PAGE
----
In this view, the two electron charges repel and are just balanced by the attraction of the magnetic poles. Recall that there is no magnetic moment of magnitude √2µ here because that state can only exist for free electrons. Singlet states, and higher order states, have interacting electrons. The structured spin gives a physically reasonable representation of the singlet. At least it makes sense to me and fits together nicely.

Consider what happens if this were an electron and a positron. Then the charge on one of them would change from negative to positive and the two charges and the magnetic moments would both be attractive. This leads to a visualization of electron-positron annihilation into energy.

What happens when the singlet above is separated? As soon as the two electrons are far enough away from each other, and in an isotropic environment, the √2 state will appear. Hence the separation will look like this:

There is no entanglement. Note also that the two spins have the same orientation but opposite angular momentum. That is the Local Hidden Variables are the same for the two. This is the 2D spin representation of an EPR pair. These two spins move in opposite directions (conservation of linear momentum) towards filters where they can be detected, and the correlation between them can be measured.

Now the whole point is it is well established (incorrectly in my view) that without entanglement, one can never account for the violation of Bell’s Inequalities: the basis upon which non-locality rests. Therefore if I can show, and I will in later blogs, that this model carries all the quantum correlation without entanglement, then the 2D spin serves as a counter example which disproves Bell’s Theorem.

In the next few blogs, I will show that a product state formed from the 2D spin can, in fact, account for all the correlation between an EPR pair that violates Bell’s Inequalities. No entanglement necessary.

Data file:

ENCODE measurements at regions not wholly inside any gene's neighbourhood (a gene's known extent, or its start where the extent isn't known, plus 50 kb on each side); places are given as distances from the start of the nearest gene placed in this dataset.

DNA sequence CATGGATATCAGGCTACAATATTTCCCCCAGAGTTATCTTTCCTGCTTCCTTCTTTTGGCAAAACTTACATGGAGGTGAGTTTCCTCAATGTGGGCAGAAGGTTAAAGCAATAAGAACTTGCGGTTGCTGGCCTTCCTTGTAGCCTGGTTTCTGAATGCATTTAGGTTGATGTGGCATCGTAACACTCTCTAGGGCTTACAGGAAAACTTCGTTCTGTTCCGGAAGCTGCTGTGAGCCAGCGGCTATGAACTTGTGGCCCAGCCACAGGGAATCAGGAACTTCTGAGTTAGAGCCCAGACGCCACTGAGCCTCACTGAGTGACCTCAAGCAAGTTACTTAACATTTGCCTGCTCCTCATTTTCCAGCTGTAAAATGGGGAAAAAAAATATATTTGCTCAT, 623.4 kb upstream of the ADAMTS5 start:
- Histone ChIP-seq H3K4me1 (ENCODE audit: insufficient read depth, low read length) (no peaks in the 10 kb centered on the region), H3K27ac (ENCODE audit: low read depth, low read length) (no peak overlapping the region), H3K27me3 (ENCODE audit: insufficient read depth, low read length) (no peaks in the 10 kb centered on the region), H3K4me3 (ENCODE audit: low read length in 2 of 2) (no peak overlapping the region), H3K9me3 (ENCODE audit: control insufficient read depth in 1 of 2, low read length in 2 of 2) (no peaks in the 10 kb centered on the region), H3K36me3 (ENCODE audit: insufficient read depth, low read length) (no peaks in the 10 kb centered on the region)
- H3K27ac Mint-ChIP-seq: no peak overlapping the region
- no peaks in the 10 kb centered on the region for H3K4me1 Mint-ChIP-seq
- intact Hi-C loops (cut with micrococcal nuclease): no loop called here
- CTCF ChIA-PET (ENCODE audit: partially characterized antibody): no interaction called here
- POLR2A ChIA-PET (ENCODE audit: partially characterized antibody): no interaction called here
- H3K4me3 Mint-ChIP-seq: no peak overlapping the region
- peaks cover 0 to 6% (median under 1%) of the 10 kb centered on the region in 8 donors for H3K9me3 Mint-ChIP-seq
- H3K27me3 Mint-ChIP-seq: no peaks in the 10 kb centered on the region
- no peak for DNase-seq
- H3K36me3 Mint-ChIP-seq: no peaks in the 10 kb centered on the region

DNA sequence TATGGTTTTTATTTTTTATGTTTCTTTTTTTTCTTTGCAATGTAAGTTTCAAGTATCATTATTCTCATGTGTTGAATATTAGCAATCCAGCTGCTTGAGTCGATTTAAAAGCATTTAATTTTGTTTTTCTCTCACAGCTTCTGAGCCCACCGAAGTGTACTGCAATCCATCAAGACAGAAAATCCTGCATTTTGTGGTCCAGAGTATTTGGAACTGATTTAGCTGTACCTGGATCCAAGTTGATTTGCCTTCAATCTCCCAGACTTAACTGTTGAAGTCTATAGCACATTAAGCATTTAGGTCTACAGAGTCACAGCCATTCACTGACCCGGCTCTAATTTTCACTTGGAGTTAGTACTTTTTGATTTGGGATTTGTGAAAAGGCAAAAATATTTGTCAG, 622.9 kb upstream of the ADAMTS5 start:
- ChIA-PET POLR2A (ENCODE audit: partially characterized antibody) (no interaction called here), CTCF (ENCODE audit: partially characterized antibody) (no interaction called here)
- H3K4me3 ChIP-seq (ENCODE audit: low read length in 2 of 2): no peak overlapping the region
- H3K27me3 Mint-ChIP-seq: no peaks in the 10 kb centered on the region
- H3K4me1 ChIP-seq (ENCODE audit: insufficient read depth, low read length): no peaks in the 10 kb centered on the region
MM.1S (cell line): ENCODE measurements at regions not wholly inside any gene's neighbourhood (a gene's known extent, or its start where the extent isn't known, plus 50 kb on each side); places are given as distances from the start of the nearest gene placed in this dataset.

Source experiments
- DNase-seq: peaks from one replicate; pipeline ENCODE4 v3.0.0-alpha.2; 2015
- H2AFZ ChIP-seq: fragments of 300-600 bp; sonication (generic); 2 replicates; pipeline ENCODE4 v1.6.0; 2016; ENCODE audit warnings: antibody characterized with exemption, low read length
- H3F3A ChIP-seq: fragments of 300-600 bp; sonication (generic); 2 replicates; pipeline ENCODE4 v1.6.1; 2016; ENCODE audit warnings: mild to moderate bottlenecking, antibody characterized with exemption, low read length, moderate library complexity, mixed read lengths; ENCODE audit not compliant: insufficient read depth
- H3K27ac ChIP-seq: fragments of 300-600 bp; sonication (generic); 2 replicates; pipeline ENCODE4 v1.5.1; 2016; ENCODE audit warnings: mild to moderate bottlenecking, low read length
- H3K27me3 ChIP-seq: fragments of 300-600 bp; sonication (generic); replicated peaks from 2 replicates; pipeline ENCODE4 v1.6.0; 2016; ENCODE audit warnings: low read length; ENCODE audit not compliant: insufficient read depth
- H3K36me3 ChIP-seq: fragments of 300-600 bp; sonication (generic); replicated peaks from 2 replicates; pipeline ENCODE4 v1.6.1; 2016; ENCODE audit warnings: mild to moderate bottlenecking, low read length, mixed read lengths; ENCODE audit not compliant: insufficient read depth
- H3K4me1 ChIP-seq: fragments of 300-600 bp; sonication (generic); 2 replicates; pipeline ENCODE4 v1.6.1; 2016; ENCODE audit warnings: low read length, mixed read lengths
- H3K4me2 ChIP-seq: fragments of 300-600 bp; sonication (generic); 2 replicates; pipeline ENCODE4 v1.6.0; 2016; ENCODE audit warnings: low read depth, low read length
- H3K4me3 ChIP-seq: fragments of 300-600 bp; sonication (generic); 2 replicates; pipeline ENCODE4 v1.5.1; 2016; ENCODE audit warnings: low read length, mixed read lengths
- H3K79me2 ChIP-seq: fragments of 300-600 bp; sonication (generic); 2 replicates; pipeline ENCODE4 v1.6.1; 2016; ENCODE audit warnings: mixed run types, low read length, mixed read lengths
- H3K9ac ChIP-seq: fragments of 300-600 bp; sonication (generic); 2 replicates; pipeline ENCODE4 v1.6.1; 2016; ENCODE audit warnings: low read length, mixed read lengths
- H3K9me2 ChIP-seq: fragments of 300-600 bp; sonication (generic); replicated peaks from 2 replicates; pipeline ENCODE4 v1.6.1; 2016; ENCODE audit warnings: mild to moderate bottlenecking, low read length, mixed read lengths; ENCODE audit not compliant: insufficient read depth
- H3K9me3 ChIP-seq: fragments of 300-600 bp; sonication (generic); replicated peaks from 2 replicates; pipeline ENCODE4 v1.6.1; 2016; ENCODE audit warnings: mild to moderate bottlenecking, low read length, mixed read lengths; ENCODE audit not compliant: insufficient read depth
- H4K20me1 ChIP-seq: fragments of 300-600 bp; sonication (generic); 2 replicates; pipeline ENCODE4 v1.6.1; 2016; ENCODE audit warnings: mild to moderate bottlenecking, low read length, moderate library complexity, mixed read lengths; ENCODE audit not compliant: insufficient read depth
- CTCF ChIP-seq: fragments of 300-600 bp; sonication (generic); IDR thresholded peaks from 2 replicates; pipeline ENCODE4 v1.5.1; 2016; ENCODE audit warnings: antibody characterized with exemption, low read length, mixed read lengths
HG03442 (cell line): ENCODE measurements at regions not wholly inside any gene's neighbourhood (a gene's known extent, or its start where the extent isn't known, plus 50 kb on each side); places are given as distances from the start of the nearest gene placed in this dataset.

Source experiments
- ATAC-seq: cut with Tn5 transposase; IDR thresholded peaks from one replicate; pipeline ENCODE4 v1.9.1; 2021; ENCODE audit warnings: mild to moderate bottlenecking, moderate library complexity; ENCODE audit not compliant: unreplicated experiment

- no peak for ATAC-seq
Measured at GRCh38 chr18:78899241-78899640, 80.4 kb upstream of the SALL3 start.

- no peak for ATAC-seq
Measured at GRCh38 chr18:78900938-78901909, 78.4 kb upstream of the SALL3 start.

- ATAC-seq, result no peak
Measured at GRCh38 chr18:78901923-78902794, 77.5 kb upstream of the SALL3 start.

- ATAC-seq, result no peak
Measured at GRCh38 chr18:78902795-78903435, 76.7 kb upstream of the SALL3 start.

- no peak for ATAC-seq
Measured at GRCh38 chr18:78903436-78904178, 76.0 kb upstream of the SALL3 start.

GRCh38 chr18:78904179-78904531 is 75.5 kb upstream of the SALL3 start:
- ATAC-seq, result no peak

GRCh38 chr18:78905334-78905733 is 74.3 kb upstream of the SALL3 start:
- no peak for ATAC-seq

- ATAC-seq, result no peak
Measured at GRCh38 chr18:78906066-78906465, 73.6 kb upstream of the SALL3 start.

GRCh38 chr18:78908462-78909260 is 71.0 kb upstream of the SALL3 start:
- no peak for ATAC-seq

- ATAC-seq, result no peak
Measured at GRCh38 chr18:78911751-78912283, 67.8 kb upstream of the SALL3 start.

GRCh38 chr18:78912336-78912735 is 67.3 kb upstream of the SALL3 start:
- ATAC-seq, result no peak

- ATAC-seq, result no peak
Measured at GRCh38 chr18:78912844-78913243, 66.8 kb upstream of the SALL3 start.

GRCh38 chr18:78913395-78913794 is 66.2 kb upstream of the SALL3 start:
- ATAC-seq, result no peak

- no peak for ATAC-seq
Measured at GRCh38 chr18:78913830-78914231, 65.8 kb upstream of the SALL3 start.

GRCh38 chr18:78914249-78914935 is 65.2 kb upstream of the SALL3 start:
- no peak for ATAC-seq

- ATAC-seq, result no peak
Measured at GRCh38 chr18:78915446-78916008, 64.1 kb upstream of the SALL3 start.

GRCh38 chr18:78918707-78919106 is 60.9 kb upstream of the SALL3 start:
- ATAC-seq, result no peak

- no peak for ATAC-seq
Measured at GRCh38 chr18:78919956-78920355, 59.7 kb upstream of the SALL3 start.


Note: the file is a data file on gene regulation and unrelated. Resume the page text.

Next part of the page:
It also contains some unexpected, yet reasonable results. First, indeed it can be shown that the correlation is the same as if the spins were entangled because the larger magnetic moment makes for more correlation. However, note that the two axes of quantization are orthogonal. Since each of those two axes carry magnetic moments which must also be orthogonal, their operators do not commute. Hence only the correlation from one axis (either one) can be detected, but not from the two simultaneously. To do so would violate the Heisenberg Uncertainty principle. Just like position and momentum, two complementary experiments are needed in order to measure along both axes of a 2D spin.

What this means is that only half the correlation can be obtained from a singlet in one experiment. This means that EPR experiments actually satisfy Bell’s inequalities even though it carries all the correlation!

The two complementary experiments on the 2D spin would measure all the correlation, but the results from either are identical to those from usual spin. Naysayers will point to this and say “so you have no way to know if the 2D spin is a better choice than usual spin.” Indeed what is measured is a spin with a single axis even though it has two.

However when you look into it, the 2D spin leads to no disagreements with EPR experiment, but does require a new interpretation of them.

Which spin is correct? “The proof of the pudding is in the eating”, and some of it comes together as I will show.

The post I. What does a Singlet State look like? appeared first on Foundations of Physical Science.

]]>The post H. Entanglement or Disentanglement appeared first on Foundations of Physical Science.

]]>The point about this series is that I have found a Dirac algebra and Dirac Equation which gives a completely different physical interpretation of spin but rests on the same mathematical basis as usual spin. Since measurement cannot distinguish between the two, there is a choice. Fundamentally the choice is between reality and anti-reality. It is also a choice between disentanglement and entanglement.

Since the 2D spin changes into usual spin upon measurement, it seems reasonable that the 2D spin is more fundamental than the usual formulation.